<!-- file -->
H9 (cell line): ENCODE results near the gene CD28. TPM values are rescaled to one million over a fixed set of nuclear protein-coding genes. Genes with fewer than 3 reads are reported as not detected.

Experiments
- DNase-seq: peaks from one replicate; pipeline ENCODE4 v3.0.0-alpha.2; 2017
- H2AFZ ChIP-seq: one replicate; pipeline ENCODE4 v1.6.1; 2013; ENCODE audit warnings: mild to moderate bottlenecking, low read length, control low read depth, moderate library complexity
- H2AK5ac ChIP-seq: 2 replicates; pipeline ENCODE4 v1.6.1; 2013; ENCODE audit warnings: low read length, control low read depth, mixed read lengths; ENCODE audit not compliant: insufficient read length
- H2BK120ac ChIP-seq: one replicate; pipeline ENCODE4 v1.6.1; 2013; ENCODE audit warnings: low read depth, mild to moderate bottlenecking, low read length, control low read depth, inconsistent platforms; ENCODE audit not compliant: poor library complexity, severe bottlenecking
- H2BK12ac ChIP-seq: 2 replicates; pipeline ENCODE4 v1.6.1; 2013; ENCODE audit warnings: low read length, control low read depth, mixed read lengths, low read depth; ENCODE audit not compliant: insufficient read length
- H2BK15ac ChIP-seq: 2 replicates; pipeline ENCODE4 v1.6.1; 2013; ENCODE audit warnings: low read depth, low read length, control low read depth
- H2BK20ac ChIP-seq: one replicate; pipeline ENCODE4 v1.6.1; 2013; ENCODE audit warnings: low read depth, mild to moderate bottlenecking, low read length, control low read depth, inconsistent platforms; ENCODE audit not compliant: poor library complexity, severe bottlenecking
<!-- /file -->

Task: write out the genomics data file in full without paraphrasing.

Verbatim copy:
H9 (cell line): ENCODE results near the gene CD28. TPM values are rescaled to one million over a fixed set of nuclear protein-coding genes. Genes with fewer than 3 reads are reported as not detected.

Experiments
- DNase-seq: peaks from one replicate; pipeline ENCODE4 v3.0.0-alpha.2; 2017
- H2AFZ ChIP-seq: one replicate; pipeline ENCODE4 v1.6.1; 2013; ENCODE audit warnings: mild to moderate bottlenecking, low read length, control low read depth, moderate library complexity
- H2AK5ac ChIP-seq: 2 replicates; pipeline ENCODE4 v1.6.1; 2013; ENCODE audit warnings: low read length, control low read depth, mixed read lengths; ENCODE audit not compliant: insufficient read length
- H2BK120ac ChIP-seq: one replicate; pipeline ENCODE4 v1.6.1; 2013; ENCODE audit warnings: low read depth, mild to moderate bottlenecking, low read length, control low read depth, inconsistent platforms; ENCODE audit not compliant: poor library complexity, severe bottlenecking
- H2BK12ac ChIP-seq: 2 replicates; pipeline ENCODE4 v1.6.1; 2013; ENCODE audit warnings: low read length, control low read depth, mixed read lengths, low read depth; ENCODE audit not compliant: insufficient read length
- H2BK15ac ChIP-seq: 2 replicates; pipeline ENCODE4 v1.6.1; 2013; ENCODE audit warnings: low read depth, low read length, control low read depth
- H2BK20ac ChIP-seq: one replicate; pipeline ENCODE4 v1.6.1; 2013; ENCODE audit warnings: low read depth, mild to moderate bottlenecking, low read length, control low read depth, inconsistent platforms; ENCODE audit not compliant: poor library complexity, severe bottlenecking